FIG. 2 illustrates one mode of operation where the actuator pushes the print wire 22 towards a ribbon and paper (not illustrated) whenever the coil is energized. An alternative mode is to hold magnetically the armature and print wire cocked against a spring force whenever printing is not required, and then to release the armature 14 when a dot is required. In this so-called "pick-and-hold" operation, the armature itself can provide the spring force through bending. The stored energy is employed to accelerate the wire into the ribbon and the paper. The coil may be energized with a relatively low current to hold the armature back. The armature can then be released by temporarily stopping the coil current. The armature can then be restored to the "hold" position with a short burst of high current in the coil. This mode of operation allows for simplification of the actuator structure, eliminates the cost and space requirements of the permanent magnets used in other stored-energy designs, and allows for more compact packaging. It does, however, incur a penalty in power requirements since power is being dissipated in the printhead even when it is not printing. This power problem can be controlled if the printhead or the platen can be retracted under electronic control, thereby allowing the armatures to be released without marking the paper when the printer is not receiving any data.
A typical movement for the armature is in the range of 0.35 mm with an actuation time of approximately 250-300 microseconds. In some cases the print wire may have some overtravel, or "ballistic" flight associated with its motion following stoppage of the armature. Cycle times in the range of 500 microseconds or less can be achieved.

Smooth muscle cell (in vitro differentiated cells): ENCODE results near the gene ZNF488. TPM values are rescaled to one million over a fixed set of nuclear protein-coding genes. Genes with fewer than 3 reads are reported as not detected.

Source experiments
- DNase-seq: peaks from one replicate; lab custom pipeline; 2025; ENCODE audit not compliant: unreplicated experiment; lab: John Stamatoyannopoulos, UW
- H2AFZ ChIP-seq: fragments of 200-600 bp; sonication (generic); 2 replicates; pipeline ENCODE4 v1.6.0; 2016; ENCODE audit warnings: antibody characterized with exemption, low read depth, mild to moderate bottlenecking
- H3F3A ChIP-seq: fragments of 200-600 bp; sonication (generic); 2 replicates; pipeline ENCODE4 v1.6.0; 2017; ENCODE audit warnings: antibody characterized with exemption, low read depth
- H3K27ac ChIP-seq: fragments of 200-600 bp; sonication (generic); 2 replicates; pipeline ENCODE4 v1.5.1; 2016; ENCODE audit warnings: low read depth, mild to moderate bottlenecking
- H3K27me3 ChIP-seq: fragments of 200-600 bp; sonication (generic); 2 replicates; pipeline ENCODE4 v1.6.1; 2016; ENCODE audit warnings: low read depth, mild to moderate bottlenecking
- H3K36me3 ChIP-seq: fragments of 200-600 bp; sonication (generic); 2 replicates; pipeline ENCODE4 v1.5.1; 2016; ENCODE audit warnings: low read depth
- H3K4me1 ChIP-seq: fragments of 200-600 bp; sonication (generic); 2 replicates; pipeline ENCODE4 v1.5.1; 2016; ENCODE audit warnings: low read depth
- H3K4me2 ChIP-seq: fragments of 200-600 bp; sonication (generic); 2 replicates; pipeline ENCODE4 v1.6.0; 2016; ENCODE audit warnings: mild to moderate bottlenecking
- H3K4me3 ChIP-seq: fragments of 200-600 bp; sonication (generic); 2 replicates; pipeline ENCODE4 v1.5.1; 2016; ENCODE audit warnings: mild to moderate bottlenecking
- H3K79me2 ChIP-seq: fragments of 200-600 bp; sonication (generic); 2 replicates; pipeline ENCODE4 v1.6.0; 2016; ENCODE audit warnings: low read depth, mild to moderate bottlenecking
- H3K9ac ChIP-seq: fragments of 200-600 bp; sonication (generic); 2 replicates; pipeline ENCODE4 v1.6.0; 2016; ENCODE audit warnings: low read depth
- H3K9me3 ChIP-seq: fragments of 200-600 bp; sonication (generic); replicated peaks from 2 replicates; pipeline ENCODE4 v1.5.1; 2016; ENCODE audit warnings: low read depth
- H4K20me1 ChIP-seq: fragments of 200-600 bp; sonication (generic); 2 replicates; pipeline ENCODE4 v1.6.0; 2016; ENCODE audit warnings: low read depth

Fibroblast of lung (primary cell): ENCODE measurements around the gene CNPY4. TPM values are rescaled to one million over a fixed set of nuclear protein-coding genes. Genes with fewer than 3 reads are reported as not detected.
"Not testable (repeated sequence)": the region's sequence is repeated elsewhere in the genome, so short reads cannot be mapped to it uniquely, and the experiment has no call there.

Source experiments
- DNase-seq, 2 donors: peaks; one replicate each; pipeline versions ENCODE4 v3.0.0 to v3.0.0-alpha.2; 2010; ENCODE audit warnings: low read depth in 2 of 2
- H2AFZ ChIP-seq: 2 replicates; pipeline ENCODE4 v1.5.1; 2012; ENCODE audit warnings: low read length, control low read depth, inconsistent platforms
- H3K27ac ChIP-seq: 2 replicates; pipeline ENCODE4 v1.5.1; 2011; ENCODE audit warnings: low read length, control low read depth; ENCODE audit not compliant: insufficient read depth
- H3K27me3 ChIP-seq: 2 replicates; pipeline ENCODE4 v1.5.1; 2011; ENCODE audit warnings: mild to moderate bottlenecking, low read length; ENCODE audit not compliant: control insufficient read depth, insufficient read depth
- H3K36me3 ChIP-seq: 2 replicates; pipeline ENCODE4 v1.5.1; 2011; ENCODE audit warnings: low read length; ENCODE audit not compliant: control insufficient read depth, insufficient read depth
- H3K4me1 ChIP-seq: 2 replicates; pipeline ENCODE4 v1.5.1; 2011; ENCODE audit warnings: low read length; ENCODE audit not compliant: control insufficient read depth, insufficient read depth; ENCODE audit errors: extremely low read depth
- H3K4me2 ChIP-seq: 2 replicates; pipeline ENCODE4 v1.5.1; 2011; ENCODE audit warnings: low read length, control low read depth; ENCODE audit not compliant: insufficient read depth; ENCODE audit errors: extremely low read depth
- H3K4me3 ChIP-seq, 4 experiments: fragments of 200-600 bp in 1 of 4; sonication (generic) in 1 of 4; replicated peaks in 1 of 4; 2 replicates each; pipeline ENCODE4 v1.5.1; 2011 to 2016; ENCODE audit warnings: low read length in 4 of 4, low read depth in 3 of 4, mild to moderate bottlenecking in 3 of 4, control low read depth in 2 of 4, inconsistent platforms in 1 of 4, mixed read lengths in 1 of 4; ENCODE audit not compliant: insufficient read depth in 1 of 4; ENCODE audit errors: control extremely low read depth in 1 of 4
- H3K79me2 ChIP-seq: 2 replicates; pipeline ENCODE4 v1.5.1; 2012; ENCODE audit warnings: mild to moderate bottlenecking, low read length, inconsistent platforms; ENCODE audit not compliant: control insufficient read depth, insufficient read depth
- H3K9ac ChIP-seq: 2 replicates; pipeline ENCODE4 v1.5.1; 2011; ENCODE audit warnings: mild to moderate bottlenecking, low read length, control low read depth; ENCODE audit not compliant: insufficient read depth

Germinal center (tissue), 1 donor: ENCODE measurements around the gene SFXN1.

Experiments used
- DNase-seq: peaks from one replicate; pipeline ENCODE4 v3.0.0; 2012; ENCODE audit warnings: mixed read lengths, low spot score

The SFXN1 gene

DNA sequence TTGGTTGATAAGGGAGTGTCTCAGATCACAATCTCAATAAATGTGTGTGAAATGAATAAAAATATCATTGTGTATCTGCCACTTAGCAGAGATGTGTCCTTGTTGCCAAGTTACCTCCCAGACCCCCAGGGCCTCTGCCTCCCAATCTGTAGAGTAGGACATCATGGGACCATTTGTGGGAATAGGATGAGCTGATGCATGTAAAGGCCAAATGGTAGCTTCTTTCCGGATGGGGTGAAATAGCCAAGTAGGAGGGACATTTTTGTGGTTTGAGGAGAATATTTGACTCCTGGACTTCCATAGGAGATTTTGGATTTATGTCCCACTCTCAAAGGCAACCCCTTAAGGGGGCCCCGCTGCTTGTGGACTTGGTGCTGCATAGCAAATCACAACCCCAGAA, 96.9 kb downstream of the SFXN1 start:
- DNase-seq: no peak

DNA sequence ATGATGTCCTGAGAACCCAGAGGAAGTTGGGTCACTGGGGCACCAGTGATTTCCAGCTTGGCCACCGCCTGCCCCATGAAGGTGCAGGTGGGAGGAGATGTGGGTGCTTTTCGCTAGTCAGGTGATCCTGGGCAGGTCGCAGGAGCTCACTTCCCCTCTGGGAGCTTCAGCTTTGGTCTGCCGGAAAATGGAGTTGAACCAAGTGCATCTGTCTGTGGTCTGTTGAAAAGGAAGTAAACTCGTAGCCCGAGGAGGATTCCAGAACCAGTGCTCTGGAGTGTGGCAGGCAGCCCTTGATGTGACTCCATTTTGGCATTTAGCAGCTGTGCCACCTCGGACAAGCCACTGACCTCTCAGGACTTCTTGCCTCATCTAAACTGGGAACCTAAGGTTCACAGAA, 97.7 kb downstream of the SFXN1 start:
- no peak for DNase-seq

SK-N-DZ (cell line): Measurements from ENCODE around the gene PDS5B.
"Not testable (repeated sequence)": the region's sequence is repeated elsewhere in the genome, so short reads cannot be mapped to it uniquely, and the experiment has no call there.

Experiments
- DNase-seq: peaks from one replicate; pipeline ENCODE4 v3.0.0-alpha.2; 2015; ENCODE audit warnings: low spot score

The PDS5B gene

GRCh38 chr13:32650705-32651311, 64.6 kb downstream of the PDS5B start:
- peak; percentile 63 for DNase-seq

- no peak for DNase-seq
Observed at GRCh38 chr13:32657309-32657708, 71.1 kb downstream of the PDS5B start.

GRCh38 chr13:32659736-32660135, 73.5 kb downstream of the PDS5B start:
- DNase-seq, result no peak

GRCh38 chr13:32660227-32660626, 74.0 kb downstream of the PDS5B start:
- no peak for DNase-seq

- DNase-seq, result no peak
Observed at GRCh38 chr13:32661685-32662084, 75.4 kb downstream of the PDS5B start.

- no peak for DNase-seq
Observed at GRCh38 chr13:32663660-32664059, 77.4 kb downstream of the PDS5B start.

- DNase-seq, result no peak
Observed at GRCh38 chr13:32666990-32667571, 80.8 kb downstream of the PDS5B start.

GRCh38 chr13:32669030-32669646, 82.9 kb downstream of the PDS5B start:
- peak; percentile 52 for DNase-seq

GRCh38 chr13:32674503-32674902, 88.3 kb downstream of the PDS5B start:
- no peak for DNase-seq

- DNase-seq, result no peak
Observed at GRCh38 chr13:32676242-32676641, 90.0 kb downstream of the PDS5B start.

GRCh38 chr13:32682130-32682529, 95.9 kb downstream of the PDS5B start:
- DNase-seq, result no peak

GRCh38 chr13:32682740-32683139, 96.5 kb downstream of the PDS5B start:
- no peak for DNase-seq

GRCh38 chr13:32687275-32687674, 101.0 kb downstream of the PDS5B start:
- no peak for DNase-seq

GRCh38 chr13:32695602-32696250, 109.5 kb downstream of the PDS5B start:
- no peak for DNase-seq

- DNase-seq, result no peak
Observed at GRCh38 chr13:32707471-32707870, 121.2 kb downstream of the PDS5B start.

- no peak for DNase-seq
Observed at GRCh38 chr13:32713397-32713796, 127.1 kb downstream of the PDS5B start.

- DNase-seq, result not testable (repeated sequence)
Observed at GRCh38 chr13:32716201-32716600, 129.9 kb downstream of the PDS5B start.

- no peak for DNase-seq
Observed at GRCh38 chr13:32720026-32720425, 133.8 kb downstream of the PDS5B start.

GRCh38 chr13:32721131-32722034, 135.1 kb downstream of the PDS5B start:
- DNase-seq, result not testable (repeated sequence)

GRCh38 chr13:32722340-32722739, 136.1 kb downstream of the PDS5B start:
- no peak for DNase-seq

Referring now to FIG. 3, a further modification of this invention is illustrated; using a common stator for several print positions. While the overall number of parts in the actuator assembly of FIG. 1 is small, a further decrease can be achieved by packaging groups of actuators as illustrated in FIG. 3. A one-piece stator 30 has a plurality of coils 31-35 wrapped upon it in respective slot. The armature elements 36, 37, 38, 39 and 40 are disposed on the stator 30. Consequently, FIG. 3 illustrates five effective actuators disposed on a single core. As long as the vertical portions of the stator 30 do not severely saturate, any combination of coils may be actuated without firing any of the actuators whose coils are not actuated.